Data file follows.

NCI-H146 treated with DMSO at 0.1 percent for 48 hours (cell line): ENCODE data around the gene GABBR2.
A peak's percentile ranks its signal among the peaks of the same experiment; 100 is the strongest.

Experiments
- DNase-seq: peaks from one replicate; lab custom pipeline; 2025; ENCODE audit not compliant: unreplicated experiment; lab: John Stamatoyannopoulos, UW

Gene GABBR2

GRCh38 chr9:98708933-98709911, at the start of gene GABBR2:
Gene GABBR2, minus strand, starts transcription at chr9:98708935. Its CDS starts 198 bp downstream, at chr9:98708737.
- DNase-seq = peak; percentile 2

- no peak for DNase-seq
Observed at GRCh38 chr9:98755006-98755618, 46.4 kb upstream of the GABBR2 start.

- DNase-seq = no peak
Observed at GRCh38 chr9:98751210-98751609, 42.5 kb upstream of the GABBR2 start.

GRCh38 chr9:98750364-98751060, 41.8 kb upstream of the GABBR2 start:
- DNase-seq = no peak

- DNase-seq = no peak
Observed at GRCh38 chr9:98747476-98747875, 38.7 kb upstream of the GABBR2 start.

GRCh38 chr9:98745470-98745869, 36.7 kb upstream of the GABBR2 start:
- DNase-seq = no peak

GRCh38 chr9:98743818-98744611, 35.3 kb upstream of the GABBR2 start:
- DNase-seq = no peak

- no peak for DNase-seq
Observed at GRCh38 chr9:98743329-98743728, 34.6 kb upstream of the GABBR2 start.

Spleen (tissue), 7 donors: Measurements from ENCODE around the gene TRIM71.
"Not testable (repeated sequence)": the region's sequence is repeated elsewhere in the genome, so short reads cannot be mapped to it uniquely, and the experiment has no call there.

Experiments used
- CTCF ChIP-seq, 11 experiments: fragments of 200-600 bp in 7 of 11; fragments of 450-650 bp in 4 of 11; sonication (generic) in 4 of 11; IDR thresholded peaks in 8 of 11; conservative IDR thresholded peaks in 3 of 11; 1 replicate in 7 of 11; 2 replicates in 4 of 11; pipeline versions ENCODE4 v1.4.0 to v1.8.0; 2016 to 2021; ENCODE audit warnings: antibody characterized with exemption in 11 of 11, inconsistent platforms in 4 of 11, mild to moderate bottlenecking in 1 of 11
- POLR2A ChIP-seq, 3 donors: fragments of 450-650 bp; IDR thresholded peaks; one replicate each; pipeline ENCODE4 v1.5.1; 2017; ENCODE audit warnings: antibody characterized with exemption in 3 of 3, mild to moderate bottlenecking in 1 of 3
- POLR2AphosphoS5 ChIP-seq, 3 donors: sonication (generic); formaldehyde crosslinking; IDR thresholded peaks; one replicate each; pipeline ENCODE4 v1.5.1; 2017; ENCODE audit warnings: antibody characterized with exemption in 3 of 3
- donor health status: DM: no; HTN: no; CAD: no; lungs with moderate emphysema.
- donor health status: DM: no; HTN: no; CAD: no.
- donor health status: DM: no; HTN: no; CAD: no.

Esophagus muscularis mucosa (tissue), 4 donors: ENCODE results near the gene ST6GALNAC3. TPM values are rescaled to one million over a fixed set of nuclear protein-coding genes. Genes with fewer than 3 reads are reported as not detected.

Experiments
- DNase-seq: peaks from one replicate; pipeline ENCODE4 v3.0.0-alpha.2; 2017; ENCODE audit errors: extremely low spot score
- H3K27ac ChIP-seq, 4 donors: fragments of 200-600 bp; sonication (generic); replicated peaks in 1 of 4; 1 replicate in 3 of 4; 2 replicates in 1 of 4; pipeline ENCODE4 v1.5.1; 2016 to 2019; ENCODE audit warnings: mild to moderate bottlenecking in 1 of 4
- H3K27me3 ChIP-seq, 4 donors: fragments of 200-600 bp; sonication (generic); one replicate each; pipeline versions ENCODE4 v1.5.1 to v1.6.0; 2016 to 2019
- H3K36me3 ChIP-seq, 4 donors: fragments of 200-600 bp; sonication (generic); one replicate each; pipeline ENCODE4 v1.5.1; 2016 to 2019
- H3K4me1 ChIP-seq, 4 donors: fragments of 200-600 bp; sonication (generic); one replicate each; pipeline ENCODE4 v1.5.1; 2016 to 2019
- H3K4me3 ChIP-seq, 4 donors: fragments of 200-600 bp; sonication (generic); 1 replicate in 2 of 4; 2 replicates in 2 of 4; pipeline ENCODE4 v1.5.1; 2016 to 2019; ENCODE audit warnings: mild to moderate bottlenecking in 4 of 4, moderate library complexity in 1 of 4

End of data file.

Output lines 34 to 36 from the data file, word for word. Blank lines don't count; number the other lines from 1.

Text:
- DNase-seq: peaks from one replicate; pipeline ENCODE4 v3.0.0-alpha.2; 2017; ENCODE audit errors: extremely low spot score
- H3K27ac ChIP-seq, 4 donors: fragments of 200-600 bp; sonication (generic); replicated peaks in 1 of 4; 1 replicate in 3 of 4; 2 replicates in 1 of 4; pipeline ENCODE4 v1.5.1; 2016 to 2019; ENCODE audit warnings: mild to moderate bottlenecking in 1 of 4
- H3K27me3 ChIP-seq, 4 donors: fragments of 200-600 bp; sonication (generic); one replicate each; pipeline versions ENCODE4 v1.5.1 to v1.6.0; 2016 to 2019